The types of cancers detected were lymphoma (n = 12), breast (n = 5), colon/rectum (n = 2), prostate (n = 2), lymphoid leukemia (n = 2), Waldenström macroglobulinemia (n = 2), oropharyngeal (n = 2), liver (n = 1), intrahepatic bile ducts (n = 1), lung (n = 1), pancreas (n = 1), small intestine (n = 1), ovary (n = 1), uterus (n = 1), bone (n = 1), and plasma cell myeloma disorders (n = 1).

“We had 1 patient who had both a breast and an endometrial cancer,” Schrag said. “I think what's exciting about this new paradigm, in concept, is that many of these are cancers for which we do not have any standard screening.”

A prespecified retrospective analysis was conducted using an updated version of the MCED test, known as Galleri, on banked blood samples from the study. With this test, a positive signal was indicated in 0.9% of patients, bringing the specificity up to 99.5%. The positive predictive value for the refined MCED test was 43.1%. The tissue of origin was detected in 88% of patients. For the refined test, 263 patients would need to be screened to identify 1 patient with cancer compared with 189 with the standard test definition.

Anxiety surrounding the screening process was collected using the Patient Reported Outcomes Measurement Information System (PROMIS).2 The baseline anxiety score across patients was approximately 47. In those with a positive signal detected, there was a mean 3.6-point increase in anxiety levels when the results were returned, compared with an increase of only 0.7 for those with a negative signal. At the time of diagnostic resolution, there was a 2.5-point increase over baseline in anxiety. By the end of the study, however, anxiety levels returned to similar levels as baseline.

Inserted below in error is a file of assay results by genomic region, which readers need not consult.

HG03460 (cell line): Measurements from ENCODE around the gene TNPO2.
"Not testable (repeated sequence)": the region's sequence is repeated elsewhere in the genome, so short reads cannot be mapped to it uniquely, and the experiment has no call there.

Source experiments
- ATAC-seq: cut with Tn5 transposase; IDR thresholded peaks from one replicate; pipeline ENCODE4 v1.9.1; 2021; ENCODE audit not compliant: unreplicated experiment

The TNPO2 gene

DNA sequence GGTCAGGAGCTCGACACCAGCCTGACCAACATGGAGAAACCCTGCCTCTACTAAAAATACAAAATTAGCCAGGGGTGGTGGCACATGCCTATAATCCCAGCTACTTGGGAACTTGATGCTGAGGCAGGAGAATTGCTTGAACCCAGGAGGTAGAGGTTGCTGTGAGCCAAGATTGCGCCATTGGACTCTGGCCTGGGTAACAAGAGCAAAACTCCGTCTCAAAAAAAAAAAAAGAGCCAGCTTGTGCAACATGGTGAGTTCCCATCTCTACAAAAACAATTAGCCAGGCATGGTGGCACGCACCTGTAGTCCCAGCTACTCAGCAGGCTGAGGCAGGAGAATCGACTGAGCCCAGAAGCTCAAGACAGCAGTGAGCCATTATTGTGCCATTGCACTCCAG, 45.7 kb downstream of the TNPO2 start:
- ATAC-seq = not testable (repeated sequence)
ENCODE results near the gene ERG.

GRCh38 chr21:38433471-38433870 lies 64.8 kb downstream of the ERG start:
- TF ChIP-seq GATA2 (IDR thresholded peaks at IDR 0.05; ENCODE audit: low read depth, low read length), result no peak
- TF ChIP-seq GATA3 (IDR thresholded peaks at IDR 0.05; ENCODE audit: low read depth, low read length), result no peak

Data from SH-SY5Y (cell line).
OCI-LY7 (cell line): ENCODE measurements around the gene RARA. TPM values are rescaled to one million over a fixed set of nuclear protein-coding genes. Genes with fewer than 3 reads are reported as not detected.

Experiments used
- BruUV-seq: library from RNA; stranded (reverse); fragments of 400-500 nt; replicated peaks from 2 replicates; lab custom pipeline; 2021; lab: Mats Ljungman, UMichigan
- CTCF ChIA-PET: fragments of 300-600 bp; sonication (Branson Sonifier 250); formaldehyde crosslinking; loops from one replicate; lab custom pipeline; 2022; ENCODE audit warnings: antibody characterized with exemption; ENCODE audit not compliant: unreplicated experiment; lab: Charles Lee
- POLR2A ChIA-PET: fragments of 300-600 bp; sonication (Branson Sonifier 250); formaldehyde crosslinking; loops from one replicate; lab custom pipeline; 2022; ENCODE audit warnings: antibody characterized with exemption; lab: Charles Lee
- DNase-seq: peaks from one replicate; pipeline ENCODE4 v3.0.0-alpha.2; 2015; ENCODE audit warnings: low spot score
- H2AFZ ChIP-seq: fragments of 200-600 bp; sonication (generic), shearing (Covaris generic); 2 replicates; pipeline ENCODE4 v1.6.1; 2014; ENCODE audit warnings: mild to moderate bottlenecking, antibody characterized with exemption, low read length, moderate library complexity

Overall, 5749 patients completed a satisfaction survey, with most (~97%) indicating some level of satisfaction with the test. Overall, 48.5% were extremely satisfied, 33.3% were very satisfied, and 15.3% were satisfied.

“This study was a prelude to a larger study. We needed to see how physicians would approach workup, what diagnostic odysseys we'd send patients down, and whether they'd be upset,” said Schrag. “People were a little anxious, but it was manageable, and it was transient. People understood the ramifications of this test and they were a little anxious, but they managed very well.”

In July, GRAIL, the developer of the Galleri test, announced it had completed enrollment in a large randomized, controlled study to further examine the refined MCED test.3 The trial, which is being conducted in collaboration with the National Health Service England, enrolled 140,000 healthy individuals aged 50 to 77 years. In this study, the test will be used at baseline and then annually for 2 additional years. Patients were randomized 1:1 to the MCED test or control. Results are expected in 2026 (ISRCTN91431511).

References:

1. Schrag D, McDonnell III CH, Nadauld L, et al. A prospective study of a multi-cancer early detection blood test. Ann Oncol. 2022;33(suppl 7).DOI:10.1016/j.annonc.2022.07.1029.

2. Schrag D, Beer TM, McDonnell III CH, et al. Evaluation of anxiety, distress and satisfaction with a multi-cancer early detection test. Ann Oncol. 2022;33(suppl 7).DOI:10.1016/j.annonc.2022.07.1034.

3. GRAIL News Release. Grail and National Health Service (NHS) England Complete Enrollment of 140,000 Participants in Largest Study of Multi-Cancer Early Detection Test. Published: July 18, 2022. https://bwnews.pr/3d7WBPh. Accessed: September 11, 2022.